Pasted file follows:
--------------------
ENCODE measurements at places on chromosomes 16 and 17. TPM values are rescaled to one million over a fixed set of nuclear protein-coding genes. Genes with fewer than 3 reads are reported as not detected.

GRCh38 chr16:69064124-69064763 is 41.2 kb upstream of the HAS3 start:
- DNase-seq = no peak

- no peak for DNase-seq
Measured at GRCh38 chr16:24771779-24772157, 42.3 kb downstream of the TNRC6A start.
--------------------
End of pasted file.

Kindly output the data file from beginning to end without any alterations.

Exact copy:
ENCODE measurements at places on chromosomes 16 and 17. TPM values are rescaled to one million over a fixed set of nuclear protein-coding genes. Genes with fewer than 3 reads are reported as not detected.

GRCh38 chr16:69064124-69064763 is 41.2 kb upstream of the HAS3 start:
- DNase-seq = no peak

- no peak for DNase-seq
Measured at GRCh38 chr16:24771779-24772157, 42.3 kb downstream of the TNRC6A start.